|Manufacturer||British Aerial Transport Company Limited|
|Primary user||Instone Air Line|
Design and development
As the First World War drew to a close the aircraft designer Frederick Koolhoven designed a civil four-passenger wooden and fabric civil transport, the F.K.26. The four passengers had an enclosed cabin and the pilot sat above and behind the cabin in an open cockpit. The prototype (Registered K-102) first flew in April 1919. The second aircraft was displayed at the First Air Traffic Exhibition in Amsterdam in July 1919. The third machine (also known as the BAT Commercial Mk 1) was displayed at the Olympia Aero Show in July 1920. The fourth aircraft (Registered G-EAPK), built in November 1919, was the last aircraft produced by the British Aerial Transport Company (BAT). G-EAPK was sold to Instone Air Line and was based at Croydon Airport for charter work and scheduled services to Paris.
When the company closed, Koolhoven returned to Netherlands. He later bought G-EEAI (the prototype) and exhibited it at the 1937 Netherlands Aero Show.
- Instone Air Line operated 1 aircraft.
- Crew: 1
- Capacity: 4 passengers or 1,000 lb (453.59 kg)
- Length: 34 ft 8 in (10.57 m)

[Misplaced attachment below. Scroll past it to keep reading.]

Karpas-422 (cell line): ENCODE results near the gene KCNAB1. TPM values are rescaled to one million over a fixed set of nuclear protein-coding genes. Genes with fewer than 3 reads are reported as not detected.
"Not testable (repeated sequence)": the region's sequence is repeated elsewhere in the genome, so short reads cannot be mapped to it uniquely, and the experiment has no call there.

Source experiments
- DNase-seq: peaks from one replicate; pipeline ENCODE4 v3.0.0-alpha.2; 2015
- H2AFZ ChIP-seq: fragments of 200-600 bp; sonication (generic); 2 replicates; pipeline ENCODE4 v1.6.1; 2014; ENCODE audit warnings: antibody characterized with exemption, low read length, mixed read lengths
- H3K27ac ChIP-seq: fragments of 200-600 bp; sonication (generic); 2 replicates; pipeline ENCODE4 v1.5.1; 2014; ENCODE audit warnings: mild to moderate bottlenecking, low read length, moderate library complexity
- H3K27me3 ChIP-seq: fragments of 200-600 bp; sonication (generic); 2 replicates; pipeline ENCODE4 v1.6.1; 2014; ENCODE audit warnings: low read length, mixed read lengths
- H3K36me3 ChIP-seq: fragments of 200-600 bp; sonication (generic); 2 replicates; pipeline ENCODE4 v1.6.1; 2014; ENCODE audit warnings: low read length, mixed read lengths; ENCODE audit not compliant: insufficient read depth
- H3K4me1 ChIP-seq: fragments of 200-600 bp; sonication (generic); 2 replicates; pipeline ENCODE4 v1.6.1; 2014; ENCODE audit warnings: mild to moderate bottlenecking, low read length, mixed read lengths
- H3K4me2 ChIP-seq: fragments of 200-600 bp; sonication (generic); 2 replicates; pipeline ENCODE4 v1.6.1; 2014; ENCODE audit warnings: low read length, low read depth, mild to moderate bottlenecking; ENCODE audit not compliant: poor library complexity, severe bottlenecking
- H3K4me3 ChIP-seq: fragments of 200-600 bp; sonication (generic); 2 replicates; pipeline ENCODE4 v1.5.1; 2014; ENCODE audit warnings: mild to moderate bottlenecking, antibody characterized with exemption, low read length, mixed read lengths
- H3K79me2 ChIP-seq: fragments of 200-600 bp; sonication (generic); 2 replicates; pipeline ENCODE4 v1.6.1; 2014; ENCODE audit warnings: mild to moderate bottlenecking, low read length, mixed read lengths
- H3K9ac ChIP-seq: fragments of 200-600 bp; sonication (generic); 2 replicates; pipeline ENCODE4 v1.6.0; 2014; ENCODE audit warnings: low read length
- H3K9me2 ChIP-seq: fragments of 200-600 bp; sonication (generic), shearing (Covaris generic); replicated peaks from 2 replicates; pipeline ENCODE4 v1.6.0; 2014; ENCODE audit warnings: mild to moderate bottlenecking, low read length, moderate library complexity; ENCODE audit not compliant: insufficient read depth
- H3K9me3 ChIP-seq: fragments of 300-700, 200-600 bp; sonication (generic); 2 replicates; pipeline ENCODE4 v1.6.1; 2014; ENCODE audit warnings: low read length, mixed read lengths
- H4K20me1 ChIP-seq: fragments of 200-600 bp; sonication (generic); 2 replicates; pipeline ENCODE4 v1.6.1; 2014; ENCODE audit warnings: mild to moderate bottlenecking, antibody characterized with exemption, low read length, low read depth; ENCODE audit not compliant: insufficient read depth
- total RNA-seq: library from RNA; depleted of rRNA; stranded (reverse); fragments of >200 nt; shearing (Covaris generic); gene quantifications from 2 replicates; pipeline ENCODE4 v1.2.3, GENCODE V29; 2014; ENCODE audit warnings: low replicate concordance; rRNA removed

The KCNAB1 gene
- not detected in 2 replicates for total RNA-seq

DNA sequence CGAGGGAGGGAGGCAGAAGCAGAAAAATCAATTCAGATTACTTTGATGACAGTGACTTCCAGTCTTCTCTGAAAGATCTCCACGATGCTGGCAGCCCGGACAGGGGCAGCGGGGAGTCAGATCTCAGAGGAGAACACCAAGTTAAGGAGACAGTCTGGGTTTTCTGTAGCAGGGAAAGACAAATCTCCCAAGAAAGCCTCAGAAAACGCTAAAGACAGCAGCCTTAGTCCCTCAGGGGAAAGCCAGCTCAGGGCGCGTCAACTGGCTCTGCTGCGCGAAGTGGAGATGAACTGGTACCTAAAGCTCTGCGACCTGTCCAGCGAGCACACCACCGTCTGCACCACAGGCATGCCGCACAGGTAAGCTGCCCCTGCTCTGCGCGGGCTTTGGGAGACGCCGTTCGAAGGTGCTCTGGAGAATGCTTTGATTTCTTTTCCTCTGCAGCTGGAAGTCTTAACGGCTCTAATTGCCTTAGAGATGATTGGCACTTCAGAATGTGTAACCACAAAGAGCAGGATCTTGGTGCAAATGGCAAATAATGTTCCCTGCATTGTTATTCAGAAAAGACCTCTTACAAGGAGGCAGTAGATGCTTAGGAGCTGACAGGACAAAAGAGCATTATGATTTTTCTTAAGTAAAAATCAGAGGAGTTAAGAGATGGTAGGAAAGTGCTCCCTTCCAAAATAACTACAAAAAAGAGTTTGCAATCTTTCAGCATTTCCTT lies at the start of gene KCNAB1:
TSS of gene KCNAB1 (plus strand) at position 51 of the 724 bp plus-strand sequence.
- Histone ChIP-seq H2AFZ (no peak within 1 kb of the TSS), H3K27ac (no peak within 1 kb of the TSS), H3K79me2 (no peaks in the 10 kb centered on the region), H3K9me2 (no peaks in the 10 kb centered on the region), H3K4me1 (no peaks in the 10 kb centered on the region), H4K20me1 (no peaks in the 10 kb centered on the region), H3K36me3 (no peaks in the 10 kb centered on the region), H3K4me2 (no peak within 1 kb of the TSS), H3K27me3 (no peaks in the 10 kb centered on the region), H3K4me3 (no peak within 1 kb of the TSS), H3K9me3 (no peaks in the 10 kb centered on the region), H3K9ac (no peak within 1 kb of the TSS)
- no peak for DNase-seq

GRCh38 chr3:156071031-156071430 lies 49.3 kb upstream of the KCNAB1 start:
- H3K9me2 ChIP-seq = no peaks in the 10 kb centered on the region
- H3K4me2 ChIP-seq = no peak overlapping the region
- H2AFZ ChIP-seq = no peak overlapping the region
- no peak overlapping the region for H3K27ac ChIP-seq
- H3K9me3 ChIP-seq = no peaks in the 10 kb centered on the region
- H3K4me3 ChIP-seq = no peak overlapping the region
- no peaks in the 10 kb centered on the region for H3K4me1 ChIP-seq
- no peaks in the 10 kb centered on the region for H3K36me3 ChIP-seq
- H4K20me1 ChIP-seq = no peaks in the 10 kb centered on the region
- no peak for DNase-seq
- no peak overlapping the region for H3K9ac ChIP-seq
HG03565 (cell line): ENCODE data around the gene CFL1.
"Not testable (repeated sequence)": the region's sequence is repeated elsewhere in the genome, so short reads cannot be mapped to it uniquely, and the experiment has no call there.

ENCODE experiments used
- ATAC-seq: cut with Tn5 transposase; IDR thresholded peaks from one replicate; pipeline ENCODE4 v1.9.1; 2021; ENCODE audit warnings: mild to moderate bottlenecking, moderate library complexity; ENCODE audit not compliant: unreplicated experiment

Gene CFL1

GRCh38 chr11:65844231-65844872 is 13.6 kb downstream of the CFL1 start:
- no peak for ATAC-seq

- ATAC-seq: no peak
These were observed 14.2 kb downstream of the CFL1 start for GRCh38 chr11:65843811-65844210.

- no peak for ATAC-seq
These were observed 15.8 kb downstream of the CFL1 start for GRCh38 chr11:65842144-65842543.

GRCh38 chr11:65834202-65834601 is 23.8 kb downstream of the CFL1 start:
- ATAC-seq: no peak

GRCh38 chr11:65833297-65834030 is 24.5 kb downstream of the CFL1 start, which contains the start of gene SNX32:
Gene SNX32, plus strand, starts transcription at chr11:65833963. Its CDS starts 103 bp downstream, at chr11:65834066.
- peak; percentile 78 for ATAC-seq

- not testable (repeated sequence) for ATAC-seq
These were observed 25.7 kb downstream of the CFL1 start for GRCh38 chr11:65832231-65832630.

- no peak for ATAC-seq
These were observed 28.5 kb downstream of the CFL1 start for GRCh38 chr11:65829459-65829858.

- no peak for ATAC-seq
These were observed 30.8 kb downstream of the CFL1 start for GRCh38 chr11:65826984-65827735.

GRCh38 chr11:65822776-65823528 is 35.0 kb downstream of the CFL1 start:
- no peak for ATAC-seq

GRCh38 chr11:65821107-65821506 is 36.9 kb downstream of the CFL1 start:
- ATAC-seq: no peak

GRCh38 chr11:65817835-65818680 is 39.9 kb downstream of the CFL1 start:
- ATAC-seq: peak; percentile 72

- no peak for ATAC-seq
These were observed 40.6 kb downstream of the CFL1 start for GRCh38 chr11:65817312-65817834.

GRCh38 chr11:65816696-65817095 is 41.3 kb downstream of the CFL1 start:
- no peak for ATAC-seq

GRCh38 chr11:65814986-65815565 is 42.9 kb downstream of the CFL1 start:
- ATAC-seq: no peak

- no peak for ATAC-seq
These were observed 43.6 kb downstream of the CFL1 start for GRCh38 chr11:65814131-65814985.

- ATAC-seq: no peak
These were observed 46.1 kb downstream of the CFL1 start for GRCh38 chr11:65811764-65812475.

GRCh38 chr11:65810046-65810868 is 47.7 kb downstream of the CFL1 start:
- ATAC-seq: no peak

- Wingspan: 46 ft (14 m)
- Height: 11 ft 3 in (3.43 m)
- Wing area: 580 sq ft (54 m2)
- Empty weight: 2,700 lb (1,225 kg)
- Max takeoff weight: 4,500 lb (2,041 kg)
- Fuel capacity: 100 imp gal (454.61 l; 120.09 US gal)
- Powerplant: 1 × Rolls-Royce Eagle VII V-12 water-cooled piston engine, 350 hp (260 kW) at 1,450 rpm
- Propellers: 4-bladed B.A.T. tractor 8 ft 6 in (2.59 m) pitch, 11 ft (3.4 m) diameter
- Maximum speed: 122 mph (196 km/h; 106 kn)
- Landing speed: 50 mph (43 kn; 80 km/h)
- Range: 600 mi (521 nmi; 966 km)
- Endurance: 6 hours at ¾ throttle
- Service ceiling: 18,000 ft (5,486 m)
- Rate of climb: 1,250 ft/min (6.4 m/s)
- Time to altitude:
- 5,000 ft (1,524.00 m) in 4 minutes
- 10,000 ft (3,048.00 m) in 10 minutes
- Wing loading: 7.7 lb/sq ft (38 kg/m2)
- Power/mass: 0.77 hp/lb (0.127 kW/kg)
- Aircraft of comparable role, configuration and era
- Grey, C.G. (1969). Jane's All the World's Aircraft 1919 (Facsimile ed.). David & Charles (Publishing) Limited. pp. 87a to 90a. ISBN 978-0-7153-4647-1.
- The Illustrated Encyclopedia of Aircraft (Part Work 1982-1985). Orbis Publishing.
- Jackson, A.J. (1974). British Civil Aircraft since 1919 Volume 1. London: Putnam. ISBN 0-370-10006-9.
|Wikimedia Commons has media related to British Aerial Transport.|
- British Aircraft Directory
- Koolhoven Aeroplanes Foundation - World's first airliner
- "The B.A.T. Four-Seater Biplane" (PDF). Flight. XI (16): 494–498. April 17, 1919. No. 538. Retrieved January 12, 2011. Contemporary technical description with drawings.